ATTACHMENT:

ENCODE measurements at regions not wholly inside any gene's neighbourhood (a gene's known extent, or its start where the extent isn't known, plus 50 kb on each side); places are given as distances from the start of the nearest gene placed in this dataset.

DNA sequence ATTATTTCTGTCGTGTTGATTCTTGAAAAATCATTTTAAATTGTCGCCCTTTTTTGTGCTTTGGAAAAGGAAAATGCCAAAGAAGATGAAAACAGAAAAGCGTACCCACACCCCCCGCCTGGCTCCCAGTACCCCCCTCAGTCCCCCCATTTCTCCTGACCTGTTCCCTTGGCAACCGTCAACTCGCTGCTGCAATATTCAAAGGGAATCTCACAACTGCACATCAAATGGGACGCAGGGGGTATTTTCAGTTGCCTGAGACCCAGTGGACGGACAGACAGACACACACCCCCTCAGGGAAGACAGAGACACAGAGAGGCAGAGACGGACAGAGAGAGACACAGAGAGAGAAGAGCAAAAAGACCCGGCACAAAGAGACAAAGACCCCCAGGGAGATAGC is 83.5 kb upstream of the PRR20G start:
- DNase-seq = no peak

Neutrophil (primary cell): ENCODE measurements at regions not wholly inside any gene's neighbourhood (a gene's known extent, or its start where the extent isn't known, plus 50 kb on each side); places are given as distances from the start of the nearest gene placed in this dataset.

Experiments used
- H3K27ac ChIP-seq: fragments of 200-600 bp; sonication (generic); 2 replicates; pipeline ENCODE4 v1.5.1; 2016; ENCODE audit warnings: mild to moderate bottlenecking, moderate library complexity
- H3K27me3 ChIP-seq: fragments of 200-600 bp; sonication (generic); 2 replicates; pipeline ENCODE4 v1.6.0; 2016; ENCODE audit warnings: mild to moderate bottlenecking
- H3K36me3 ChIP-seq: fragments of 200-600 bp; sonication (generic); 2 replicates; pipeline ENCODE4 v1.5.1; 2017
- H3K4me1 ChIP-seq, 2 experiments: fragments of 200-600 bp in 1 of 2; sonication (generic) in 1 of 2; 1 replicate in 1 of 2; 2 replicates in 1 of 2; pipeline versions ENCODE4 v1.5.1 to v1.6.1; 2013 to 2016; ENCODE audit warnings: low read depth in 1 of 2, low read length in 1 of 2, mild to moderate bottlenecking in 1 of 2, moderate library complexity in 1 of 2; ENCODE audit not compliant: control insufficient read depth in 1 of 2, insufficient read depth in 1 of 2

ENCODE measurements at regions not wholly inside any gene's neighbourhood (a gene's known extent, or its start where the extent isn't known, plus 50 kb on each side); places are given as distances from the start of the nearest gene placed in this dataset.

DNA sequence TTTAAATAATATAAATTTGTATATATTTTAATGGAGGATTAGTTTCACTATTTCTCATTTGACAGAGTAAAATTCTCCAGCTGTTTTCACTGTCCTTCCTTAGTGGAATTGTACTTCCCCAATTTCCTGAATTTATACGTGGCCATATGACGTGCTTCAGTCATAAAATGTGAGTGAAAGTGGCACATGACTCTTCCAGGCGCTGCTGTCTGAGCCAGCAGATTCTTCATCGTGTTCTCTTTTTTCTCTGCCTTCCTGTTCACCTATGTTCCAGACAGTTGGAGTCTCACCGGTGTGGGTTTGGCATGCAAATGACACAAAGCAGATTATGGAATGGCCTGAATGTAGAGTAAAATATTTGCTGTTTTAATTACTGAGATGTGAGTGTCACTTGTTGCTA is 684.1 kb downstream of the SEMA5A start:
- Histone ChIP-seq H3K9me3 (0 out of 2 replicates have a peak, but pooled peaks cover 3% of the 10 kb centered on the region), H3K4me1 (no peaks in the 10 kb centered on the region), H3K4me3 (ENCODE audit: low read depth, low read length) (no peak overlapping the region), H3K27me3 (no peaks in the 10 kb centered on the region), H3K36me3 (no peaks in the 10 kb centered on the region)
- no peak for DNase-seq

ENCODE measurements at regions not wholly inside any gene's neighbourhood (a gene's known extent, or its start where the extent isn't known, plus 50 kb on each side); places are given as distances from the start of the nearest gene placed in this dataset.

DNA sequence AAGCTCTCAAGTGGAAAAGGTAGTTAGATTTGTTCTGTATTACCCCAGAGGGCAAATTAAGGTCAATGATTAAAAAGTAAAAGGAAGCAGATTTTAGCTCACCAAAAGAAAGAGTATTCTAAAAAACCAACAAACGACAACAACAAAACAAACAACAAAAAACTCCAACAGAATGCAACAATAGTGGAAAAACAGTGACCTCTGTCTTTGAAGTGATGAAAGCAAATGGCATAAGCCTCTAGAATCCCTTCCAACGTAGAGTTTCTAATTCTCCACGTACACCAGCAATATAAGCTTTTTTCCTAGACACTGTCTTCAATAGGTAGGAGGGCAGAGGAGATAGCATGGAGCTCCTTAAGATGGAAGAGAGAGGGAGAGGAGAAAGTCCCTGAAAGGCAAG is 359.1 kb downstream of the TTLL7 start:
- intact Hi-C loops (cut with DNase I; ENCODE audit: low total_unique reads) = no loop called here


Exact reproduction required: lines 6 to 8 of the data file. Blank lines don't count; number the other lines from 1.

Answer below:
- H3K27ac ChIP-seq: fragments of 200-600 bp; sonication (generic); 2 replicates; pipeline ENCODE4 v1.5.1; 2016; ENCODE audit warnings: mild to moderate bottlenecking, moderate library complexity
- H3K27me3 ChIP-seq: fragments of 200-600 bp; sonication (generic); 2 replicates; pipeline ENCODE4 v1.6.0; 2016; ENCODE audit warnings: mild to moderate bottlenecking
- H3K36me3 ChIP-seq: fragments of 200-600 bp; sonication (generic); 2 replicates; pipeline ENCODE4 v1.5.1; 2017